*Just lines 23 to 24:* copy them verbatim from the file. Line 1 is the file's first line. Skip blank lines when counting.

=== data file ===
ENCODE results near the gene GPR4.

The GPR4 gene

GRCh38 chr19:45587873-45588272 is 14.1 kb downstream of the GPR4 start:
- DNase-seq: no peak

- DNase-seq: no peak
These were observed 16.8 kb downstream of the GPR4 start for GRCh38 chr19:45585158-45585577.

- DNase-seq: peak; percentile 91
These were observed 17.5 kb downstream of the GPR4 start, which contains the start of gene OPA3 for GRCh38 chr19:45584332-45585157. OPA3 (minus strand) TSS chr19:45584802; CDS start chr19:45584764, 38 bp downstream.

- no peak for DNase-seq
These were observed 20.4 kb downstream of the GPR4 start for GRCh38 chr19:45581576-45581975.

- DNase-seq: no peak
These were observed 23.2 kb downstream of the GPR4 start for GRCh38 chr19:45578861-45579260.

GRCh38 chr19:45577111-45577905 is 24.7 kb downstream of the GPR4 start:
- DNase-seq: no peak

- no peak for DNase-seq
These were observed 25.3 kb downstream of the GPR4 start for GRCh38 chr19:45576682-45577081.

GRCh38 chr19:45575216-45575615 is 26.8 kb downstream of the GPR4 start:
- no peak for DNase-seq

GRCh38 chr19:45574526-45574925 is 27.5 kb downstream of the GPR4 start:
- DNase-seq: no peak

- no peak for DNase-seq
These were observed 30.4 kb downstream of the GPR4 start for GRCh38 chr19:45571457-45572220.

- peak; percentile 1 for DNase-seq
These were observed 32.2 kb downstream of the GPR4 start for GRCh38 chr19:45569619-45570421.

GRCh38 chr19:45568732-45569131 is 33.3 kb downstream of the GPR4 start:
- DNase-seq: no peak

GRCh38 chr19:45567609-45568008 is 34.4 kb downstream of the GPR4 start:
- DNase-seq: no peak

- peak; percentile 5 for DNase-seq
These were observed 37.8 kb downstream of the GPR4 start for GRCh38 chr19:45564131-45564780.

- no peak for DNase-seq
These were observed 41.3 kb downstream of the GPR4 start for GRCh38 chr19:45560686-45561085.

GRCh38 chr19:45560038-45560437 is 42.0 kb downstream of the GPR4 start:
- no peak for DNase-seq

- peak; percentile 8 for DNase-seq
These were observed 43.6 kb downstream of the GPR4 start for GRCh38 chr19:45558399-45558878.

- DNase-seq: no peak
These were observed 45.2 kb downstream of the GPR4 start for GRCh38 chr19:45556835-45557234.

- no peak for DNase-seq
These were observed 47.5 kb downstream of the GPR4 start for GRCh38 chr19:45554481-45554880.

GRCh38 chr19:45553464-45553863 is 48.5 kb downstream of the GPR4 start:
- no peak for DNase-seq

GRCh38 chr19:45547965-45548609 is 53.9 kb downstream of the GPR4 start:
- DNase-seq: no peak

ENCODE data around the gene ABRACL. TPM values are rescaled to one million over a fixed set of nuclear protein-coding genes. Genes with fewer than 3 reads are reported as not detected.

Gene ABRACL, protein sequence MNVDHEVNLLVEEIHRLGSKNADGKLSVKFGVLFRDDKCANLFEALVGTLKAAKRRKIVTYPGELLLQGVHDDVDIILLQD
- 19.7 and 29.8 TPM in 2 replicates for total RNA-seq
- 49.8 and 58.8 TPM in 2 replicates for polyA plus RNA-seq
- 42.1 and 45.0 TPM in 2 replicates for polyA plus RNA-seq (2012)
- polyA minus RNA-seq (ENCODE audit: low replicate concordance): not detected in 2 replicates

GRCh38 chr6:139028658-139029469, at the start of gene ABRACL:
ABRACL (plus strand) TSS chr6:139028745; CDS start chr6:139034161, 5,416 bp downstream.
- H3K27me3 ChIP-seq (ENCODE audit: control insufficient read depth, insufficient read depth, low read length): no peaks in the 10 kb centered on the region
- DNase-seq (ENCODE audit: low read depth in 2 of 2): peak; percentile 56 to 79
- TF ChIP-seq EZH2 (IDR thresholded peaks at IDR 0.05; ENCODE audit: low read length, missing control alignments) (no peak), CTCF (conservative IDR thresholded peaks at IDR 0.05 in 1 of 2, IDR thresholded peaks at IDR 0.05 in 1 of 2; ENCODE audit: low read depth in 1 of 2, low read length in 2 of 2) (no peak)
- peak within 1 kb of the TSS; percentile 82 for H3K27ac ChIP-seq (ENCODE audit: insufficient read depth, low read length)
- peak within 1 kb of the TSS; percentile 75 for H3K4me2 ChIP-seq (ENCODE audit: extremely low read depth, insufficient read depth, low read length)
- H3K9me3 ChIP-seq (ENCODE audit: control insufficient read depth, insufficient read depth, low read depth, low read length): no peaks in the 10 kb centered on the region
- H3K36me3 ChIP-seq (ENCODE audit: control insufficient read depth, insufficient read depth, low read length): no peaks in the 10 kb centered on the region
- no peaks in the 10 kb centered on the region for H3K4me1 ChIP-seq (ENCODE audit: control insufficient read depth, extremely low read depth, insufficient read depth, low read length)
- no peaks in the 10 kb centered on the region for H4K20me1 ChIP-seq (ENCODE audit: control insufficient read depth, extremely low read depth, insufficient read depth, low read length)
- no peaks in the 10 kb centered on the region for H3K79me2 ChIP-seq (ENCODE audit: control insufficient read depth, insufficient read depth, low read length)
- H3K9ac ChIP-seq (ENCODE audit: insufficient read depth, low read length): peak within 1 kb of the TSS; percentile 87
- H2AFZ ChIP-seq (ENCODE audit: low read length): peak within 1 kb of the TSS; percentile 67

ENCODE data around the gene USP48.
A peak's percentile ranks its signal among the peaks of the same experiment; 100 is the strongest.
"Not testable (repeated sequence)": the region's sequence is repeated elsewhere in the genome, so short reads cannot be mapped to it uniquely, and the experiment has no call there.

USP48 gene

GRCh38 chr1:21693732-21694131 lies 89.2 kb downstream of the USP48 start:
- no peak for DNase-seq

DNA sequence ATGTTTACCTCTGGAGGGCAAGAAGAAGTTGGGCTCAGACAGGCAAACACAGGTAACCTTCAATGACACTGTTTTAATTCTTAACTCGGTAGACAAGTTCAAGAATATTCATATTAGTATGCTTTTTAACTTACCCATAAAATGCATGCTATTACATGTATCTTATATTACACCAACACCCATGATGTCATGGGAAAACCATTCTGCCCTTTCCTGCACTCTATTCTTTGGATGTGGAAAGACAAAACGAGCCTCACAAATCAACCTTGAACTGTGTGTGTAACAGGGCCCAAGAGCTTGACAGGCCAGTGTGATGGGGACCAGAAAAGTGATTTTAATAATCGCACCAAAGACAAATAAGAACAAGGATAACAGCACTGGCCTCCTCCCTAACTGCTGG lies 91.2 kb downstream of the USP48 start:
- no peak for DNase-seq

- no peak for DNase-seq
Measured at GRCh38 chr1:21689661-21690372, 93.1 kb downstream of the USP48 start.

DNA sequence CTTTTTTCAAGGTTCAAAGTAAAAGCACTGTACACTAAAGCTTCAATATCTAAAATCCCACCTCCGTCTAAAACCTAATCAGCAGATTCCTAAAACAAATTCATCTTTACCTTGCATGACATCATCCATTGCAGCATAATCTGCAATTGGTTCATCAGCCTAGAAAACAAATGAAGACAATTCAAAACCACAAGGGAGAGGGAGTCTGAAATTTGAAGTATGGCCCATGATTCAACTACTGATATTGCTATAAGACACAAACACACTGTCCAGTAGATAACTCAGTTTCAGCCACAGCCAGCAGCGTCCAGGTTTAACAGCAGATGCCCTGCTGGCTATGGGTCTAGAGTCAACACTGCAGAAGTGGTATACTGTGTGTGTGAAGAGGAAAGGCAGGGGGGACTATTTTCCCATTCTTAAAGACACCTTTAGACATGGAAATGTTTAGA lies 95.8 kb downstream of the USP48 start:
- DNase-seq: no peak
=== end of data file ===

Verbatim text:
- peak; percentile 1 for DNase-seq
These were observed 32.2 kb downstream of the GPR4 start for GRCh38 chr19:45569619-45570421.